Nursing in a sick state, survey shows
Nurses confronted with a raft of unsettling changes have admitted morale is low within their profession.
Restructuring, heavy workloads and shift work stood out as major morale breakers in the recently released New Zealand Nurses Organisation (NZNO) employment survey.
About 60 nurses from the MidCentral District Health Board took part in the research.
NZNO nursing policy adviser and researcher Jill Clendon said while the majority of respondents love their vocation, many expressed concerns about the state of nursing.
"Morale in the workplace can mean the difference between enjoying your job and not enjoying your job, and there are clear links to patient safety and outcomes," she said. "I think we need to be thinking about how to improve morale - [through] pay, appropriate shift patterns and getting access to professional development."
Dr Clendon said some of the most interesting things highlighted in the research were impacts from restructuring.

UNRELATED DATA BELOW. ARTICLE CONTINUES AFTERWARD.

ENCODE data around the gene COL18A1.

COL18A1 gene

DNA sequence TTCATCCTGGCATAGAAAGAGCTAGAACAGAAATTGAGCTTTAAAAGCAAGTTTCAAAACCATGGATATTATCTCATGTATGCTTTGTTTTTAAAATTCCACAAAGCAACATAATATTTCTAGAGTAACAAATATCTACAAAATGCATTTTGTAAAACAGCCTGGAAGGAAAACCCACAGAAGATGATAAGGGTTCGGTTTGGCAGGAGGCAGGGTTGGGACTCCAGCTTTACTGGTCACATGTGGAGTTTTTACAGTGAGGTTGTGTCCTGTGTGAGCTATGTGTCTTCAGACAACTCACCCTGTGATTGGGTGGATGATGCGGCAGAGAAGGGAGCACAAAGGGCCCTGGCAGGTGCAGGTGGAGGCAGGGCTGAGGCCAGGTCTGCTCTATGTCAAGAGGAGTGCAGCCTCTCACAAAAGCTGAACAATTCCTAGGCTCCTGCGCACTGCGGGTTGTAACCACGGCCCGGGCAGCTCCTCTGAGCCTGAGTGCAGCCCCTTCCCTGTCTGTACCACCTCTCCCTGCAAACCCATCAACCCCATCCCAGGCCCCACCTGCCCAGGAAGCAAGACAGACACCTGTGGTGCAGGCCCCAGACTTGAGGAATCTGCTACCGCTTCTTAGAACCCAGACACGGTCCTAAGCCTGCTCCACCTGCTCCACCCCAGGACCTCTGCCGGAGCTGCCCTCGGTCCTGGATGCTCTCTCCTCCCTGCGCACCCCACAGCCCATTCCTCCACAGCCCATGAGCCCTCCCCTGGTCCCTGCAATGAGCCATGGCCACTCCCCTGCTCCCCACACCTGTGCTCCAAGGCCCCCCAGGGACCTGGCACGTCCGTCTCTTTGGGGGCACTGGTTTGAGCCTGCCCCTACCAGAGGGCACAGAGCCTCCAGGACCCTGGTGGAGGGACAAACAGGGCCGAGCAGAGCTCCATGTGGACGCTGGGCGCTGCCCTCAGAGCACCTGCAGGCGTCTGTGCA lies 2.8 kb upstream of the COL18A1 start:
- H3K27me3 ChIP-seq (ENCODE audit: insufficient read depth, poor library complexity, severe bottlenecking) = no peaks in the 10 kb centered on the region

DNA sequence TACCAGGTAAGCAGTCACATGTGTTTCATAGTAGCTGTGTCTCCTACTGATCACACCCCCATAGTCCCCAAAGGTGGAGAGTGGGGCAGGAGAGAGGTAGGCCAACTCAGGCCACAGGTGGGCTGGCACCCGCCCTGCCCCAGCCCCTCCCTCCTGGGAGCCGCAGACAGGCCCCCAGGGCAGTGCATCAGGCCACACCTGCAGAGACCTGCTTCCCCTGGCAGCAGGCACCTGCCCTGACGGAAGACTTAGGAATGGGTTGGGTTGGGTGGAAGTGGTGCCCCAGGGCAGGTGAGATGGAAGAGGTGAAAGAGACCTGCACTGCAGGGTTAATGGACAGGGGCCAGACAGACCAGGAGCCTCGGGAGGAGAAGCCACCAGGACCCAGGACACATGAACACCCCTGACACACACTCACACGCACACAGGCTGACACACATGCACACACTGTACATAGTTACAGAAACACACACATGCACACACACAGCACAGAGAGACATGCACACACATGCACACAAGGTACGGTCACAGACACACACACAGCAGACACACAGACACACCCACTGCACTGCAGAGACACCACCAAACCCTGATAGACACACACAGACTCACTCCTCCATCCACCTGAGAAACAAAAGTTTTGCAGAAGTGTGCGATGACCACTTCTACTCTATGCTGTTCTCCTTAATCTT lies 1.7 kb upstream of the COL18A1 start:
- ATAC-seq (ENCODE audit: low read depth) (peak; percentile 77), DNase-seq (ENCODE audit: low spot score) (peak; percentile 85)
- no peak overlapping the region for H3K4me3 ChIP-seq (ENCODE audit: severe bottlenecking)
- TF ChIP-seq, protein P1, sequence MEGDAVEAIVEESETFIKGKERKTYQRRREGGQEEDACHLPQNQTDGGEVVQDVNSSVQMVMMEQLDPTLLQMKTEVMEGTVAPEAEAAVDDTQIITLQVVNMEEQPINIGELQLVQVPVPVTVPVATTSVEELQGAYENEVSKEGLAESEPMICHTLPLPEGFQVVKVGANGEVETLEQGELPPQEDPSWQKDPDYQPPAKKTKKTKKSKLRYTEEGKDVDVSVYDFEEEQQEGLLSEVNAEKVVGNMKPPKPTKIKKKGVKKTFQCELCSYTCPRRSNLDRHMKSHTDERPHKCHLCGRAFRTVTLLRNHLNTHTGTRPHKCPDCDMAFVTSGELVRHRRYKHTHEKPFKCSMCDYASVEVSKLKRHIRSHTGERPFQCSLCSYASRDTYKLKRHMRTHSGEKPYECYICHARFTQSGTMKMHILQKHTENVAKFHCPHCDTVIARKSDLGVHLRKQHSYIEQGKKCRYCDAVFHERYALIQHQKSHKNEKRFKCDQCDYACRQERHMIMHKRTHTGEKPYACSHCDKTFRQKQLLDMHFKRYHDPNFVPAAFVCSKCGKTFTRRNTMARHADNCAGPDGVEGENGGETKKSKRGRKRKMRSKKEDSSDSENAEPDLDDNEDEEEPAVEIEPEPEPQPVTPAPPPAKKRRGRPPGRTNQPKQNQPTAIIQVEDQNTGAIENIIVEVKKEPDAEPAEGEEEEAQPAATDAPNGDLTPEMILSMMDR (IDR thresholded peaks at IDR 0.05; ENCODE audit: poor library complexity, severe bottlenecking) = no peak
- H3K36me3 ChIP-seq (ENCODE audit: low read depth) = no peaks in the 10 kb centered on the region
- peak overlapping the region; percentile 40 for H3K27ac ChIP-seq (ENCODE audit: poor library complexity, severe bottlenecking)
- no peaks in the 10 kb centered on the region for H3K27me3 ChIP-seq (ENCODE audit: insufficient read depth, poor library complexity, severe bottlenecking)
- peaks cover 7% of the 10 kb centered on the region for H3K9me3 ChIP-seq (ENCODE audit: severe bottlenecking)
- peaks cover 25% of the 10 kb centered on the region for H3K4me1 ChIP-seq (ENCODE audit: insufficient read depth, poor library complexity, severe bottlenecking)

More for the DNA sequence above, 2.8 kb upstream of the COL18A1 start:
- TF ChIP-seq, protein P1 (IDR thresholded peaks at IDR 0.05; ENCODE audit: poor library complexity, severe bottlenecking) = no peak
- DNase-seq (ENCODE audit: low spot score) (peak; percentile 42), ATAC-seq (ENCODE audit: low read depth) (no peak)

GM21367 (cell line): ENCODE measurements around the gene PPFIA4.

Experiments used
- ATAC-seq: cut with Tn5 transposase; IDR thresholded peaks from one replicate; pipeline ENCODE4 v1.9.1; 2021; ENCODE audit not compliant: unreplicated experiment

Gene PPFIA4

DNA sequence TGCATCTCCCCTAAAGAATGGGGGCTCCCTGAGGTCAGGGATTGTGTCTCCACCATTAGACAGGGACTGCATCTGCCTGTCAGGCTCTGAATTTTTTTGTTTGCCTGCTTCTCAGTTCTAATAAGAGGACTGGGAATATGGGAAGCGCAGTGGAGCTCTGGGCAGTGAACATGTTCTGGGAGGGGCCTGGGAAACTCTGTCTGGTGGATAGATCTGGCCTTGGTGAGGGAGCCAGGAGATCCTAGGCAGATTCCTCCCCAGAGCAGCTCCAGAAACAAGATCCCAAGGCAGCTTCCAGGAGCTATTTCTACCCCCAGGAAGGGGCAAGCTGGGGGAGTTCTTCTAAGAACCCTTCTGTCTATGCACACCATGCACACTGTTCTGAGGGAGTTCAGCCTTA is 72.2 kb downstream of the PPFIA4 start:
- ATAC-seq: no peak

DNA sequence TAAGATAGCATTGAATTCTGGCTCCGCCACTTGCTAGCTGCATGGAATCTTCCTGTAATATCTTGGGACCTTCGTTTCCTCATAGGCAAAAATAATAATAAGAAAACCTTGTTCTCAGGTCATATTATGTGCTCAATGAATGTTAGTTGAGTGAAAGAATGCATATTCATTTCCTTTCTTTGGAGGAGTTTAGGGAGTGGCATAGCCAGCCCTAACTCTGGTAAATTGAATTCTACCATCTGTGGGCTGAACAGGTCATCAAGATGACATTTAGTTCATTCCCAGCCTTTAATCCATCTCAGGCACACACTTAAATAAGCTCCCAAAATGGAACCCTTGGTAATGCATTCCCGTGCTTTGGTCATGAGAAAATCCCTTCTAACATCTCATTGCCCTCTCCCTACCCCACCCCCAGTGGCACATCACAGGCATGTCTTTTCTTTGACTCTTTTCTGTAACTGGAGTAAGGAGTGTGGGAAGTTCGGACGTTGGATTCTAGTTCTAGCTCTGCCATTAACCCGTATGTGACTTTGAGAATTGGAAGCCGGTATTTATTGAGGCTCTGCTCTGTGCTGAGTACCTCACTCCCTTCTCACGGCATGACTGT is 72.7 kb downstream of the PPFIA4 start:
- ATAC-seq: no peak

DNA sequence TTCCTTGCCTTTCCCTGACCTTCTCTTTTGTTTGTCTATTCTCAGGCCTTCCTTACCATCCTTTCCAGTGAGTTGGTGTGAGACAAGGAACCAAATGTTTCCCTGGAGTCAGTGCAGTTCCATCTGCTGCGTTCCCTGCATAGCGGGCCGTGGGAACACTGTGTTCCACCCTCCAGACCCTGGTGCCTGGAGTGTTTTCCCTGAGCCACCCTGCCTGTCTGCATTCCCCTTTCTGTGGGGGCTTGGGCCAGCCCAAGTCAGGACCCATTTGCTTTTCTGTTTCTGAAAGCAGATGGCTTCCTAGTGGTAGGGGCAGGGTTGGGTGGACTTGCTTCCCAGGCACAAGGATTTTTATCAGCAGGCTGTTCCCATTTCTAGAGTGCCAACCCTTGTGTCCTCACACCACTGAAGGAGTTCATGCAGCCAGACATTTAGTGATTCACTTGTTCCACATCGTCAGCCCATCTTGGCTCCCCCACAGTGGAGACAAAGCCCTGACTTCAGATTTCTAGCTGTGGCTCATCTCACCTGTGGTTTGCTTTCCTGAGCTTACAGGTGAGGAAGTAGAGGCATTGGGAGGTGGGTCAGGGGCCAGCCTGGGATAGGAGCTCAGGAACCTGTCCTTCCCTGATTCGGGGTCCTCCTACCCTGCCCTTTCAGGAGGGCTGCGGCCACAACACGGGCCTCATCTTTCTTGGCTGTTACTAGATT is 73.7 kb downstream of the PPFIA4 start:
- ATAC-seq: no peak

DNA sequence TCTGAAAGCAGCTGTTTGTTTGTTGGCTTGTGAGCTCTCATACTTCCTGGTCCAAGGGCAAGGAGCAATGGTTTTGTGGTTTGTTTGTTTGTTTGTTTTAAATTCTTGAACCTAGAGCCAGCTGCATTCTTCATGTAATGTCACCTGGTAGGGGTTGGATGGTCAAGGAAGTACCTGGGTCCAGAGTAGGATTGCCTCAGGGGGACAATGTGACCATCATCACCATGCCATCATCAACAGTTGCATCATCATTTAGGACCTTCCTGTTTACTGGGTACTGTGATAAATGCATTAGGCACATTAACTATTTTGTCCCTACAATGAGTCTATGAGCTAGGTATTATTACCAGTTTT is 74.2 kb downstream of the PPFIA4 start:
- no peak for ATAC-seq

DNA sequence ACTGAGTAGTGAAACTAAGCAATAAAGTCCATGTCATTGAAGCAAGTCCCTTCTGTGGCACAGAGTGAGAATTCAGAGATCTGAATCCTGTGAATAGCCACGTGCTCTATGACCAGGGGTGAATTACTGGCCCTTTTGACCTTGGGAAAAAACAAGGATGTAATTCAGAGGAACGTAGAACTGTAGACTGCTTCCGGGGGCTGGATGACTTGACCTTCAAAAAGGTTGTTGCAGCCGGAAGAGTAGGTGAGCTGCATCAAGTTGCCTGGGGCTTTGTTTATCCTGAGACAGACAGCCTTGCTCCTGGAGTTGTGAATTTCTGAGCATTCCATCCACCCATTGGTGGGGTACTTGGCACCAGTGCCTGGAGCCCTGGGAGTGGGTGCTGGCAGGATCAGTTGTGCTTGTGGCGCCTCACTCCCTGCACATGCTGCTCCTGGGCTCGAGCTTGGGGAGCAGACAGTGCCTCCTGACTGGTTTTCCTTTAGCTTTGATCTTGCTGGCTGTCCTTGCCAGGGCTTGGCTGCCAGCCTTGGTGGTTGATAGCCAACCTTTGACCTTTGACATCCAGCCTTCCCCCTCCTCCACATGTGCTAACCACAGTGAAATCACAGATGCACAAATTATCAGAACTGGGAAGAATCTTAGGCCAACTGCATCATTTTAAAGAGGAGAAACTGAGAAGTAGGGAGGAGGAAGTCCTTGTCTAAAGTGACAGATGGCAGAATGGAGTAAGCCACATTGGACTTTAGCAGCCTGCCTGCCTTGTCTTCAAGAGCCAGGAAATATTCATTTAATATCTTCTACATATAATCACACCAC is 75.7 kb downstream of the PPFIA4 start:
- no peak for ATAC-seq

Privatisation, merging and regionalisation of services had caused 43 per cent of respondents to question their future as a nurse.
Missed meal breaks and overworking were common occurrences that had serious repercussions, she said.
"What we're also hearing is this is impacting on morale, so people are saying ‘I'm not sure I want to keep nursing. This is really unsettling. I'm always being asked to work longer hours'," she said. "You've got a direct link between hours worked and the rate of errors, which impacts on patient care - that could be medication errors, increasing risk of fall, people missing things and not documenting things."
Opposition health spokeswoman Annette King said patient care could be affected by hospitals choosing not to replace staff.
"In trying to reduce deficits and maintain savings [and] targets, district health boards around the country are deliberately choosing not to replace nursing staff or fill non-clinical vacancies," she said.
"What that does, of course, is increase pressure on those working in already understaffed hospitals."
Mrs King said the human cost is cancelled operations, bed closures, and compromised patient health.
MidCentral District Health Board spokesman Dennis Geddis said the health board has not received a copy of the survey and therefore could not comment.
"However, the health board conducted its own safety culture survey last year which included sections relating to teamwork, job satisfaction and the working environment," he said. The board has a work programme in place to address the key findings of the survey.
"A significant number of the initiatives in the work programme relate to improving the working environment for all staff, including nurses."